In ad­di­tion to the Se­ries B, Cedil­la is bring­ing Cas­din CIO and founder Eli Cas­din and Box­er se­nior VP Do­minik Naczyn­s­ki on­to its board of di­rec­tors. Since launch­ing in 2018, the biotech has grown from a hand­ful of em­ploy­ees to 35 staffers.

“It takes a vil­lage to de­vel­op drugs,” Glucks­mann said. “And it’s great to have so­phis­ti­cat­ed and ex­pe­ri­enced in­vestors to be part of the team.”

Glucks­mann was re­cruit­ed by Third Rock as an en­tre­pre­neur-in-res­i­dence in 2017, with the in­ten­tion that she would launch Cedil­la. The team took six months to nail down a busi­ness and re­search plan, then un­veiled the com­pa­ny in 2018.

“For me what was ex­cit­ing was to take well-val­i­dat­ed on­col­o­gy tar­gets — where we un­der­stand the bi­ol­o­gy [and] we un­der­stand the role that they play in hu­man dis­ease — and then a tool, which is small mol­e­cules that we know how to de­vel­op, and com­bin­ing those two … to do some­thing nov­el with a team that is ex­pe­ri­enced,” she said.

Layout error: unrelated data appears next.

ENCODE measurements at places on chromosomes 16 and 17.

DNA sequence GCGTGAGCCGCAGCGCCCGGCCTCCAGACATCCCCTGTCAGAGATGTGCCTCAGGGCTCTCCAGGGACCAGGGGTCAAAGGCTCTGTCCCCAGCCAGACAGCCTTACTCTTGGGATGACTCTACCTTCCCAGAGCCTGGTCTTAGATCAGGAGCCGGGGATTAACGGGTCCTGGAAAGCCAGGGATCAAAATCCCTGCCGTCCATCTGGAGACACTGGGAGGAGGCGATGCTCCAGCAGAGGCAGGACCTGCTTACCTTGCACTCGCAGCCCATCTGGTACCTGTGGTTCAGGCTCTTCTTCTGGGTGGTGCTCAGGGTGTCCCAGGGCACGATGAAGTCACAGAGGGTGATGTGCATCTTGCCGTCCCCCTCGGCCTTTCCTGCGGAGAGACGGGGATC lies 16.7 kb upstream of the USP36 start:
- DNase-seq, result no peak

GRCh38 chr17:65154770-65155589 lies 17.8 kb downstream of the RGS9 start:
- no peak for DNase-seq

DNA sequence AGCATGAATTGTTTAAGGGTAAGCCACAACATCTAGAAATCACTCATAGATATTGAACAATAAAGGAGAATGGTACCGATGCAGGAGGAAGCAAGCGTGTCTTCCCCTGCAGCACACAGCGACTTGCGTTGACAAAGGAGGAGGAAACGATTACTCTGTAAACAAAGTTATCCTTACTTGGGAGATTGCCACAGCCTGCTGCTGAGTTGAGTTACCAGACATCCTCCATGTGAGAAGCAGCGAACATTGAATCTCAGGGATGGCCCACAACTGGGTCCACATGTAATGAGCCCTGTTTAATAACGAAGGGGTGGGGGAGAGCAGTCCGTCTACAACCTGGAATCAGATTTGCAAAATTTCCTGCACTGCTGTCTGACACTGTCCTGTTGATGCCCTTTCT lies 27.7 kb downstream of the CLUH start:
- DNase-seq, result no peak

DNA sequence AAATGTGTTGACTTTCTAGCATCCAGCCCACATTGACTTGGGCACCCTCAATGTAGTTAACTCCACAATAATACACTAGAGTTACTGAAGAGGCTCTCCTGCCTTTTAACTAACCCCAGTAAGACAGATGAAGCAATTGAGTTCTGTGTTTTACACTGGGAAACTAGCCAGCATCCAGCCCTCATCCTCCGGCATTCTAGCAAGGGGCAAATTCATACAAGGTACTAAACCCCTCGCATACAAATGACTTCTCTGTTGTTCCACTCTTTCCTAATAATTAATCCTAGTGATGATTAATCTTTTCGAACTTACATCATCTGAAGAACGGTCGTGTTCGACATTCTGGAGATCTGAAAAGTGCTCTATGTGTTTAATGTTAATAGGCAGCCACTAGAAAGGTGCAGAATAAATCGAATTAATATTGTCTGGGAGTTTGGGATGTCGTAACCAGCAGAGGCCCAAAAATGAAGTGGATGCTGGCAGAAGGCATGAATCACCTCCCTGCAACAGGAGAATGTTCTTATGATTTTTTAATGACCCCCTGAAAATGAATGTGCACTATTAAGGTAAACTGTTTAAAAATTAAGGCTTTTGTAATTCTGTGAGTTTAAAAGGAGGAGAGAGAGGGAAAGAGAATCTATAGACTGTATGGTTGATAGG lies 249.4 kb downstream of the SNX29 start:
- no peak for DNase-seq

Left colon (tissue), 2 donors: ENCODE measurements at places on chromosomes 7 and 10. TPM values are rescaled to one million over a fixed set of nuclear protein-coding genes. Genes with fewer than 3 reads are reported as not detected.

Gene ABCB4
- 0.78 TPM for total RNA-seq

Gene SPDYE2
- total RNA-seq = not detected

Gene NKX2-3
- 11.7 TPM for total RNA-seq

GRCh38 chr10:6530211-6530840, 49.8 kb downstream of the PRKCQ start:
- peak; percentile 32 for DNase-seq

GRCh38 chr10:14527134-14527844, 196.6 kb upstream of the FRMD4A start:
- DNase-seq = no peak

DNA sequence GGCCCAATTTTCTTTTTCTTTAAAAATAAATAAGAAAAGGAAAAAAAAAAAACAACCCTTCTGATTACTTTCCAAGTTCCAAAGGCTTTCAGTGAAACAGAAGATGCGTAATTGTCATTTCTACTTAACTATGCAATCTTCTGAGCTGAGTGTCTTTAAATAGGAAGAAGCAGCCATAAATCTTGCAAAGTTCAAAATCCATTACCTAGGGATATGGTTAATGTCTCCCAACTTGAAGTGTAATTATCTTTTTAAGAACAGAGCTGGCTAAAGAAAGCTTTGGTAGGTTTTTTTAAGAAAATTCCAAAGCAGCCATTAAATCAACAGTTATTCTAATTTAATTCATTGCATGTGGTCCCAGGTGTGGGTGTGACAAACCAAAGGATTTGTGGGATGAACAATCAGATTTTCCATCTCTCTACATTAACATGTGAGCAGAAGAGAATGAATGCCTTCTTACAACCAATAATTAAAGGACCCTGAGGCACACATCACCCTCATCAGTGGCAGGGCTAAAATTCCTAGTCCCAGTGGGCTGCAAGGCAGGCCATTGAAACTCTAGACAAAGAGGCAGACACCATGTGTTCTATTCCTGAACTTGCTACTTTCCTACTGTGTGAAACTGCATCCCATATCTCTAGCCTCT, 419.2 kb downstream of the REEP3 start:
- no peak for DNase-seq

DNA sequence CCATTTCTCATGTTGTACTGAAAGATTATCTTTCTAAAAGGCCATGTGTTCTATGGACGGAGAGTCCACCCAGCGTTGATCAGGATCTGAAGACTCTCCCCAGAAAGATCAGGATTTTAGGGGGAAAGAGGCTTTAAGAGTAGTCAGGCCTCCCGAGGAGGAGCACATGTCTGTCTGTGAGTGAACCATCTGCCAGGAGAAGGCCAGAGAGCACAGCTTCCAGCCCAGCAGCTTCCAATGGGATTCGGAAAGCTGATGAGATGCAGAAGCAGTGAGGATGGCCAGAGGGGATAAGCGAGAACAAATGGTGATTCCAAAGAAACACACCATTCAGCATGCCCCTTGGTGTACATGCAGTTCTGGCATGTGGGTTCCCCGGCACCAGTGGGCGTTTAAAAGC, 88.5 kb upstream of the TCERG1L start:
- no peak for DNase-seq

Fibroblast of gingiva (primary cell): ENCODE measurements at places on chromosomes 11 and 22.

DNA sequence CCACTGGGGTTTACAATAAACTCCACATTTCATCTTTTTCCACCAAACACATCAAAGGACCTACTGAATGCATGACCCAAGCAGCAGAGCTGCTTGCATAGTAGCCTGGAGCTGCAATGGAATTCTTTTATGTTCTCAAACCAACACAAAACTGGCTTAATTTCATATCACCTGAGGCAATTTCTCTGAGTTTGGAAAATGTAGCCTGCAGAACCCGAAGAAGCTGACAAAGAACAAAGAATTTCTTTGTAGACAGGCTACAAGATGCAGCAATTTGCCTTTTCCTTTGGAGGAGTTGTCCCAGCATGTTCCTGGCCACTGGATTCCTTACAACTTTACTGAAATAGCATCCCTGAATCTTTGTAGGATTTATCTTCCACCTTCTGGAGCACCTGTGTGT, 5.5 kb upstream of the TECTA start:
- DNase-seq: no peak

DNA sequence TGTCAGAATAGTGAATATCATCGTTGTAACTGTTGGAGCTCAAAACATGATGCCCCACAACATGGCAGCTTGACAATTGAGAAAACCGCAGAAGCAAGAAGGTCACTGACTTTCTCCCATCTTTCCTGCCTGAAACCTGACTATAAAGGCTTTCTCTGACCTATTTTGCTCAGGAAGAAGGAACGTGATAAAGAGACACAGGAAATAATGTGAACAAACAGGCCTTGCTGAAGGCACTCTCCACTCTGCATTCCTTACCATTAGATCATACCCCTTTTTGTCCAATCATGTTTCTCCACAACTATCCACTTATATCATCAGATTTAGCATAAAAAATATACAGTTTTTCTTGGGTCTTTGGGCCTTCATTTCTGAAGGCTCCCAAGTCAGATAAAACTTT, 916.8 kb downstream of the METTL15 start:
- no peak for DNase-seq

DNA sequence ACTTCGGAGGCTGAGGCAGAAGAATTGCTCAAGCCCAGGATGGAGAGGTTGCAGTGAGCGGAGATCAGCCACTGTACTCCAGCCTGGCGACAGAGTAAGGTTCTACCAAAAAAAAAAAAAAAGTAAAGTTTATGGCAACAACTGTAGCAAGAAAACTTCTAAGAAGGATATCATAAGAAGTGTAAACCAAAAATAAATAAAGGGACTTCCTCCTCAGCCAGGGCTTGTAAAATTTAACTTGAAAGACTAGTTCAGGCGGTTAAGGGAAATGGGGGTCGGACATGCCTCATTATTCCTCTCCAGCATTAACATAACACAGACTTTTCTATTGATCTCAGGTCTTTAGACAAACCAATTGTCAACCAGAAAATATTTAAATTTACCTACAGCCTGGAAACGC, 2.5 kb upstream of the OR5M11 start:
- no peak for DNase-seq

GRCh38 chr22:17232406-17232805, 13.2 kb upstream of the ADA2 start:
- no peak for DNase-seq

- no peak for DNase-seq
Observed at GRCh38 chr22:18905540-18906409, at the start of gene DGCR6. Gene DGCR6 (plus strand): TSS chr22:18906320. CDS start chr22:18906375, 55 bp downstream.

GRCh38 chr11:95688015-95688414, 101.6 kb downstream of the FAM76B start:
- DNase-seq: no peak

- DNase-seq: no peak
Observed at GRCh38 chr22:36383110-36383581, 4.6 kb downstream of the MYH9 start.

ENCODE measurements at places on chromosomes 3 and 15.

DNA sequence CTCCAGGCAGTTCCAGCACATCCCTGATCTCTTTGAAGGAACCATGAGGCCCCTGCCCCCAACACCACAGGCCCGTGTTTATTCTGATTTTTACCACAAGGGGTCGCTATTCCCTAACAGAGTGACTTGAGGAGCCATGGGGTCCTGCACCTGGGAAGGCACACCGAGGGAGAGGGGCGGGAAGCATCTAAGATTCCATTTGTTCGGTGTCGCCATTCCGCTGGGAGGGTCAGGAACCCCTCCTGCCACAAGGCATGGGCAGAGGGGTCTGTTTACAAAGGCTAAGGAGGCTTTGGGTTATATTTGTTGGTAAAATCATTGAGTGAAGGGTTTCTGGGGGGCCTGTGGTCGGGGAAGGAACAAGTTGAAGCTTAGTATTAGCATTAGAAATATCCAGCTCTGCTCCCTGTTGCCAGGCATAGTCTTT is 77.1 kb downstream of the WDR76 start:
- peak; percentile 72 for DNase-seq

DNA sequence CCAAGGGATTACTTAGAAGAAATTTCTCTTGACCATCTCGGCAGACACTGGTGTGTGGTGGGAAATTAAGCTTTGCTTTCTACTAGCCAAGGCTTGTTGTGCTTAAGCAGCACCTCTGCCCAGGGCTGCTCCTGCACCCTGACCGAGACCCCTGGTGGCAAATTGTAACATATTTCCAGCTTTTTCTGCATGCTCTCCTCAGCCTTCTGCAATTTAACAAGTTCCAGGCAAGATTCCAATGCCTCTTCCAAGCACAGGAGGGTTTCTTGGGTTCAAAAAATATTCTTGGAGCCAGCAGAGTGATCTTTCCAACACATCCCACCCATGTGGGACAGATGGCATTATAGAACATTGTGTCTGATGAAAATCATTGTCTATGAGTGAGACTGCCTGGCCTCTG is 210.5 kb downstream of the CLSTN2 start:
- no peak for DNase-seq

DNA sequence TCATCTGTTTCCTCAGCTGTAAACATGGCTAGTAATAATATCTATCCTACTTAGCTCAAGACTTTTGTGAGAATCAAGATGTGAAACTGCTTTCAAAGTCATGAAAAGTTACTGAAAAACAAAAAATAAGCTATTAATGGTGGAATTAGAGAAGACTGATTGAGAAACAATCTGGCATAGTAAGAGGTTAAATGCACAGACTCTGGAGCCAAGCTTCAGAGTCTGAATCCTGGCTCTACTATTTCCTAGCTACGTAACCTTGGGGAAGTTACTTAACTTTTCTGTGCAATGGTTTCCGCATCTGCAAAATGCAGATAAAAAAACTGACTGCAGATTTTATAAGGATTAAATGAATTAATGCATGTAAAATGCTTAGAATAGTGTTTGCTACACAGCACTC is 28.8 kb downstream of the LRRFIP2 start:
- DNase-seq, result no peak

Third Rock chipped in again to the Se­ries B, as well as new in­vestors Eli Lil­ly and Schroder Ad­veq.

Charles Baum, Mirati CEO

Mi­rati plots a march to the FDA for its KRAS G12C drug, breath­ing down Am­gen’s neck with bet­ter da­ta

Mirati Therapeutics $MRTX took another closely-watched step toward a now clearly defined goal to file for an approval for its KRAS G12C cancer drug adagrasib (MRTX849), scoring a higher response rate than the last readout from the class-leading rival at Amgen but still leaving open a raft of important questions about its future.

Following a snapshot of the first handful of responses, where the drug scored a tumor response in 3 of 5 patients with non-small cell lung cancer, the response rate has now slid to 45% among a pooled group of 51 early-stage and Phase II patients, 43% — 6 of 14 — when looking solely at the Phase I/Ib. Those 14 patients had a median treatment duration of 8.2 months, with half still on therapy and 5 of 6 responders still in response.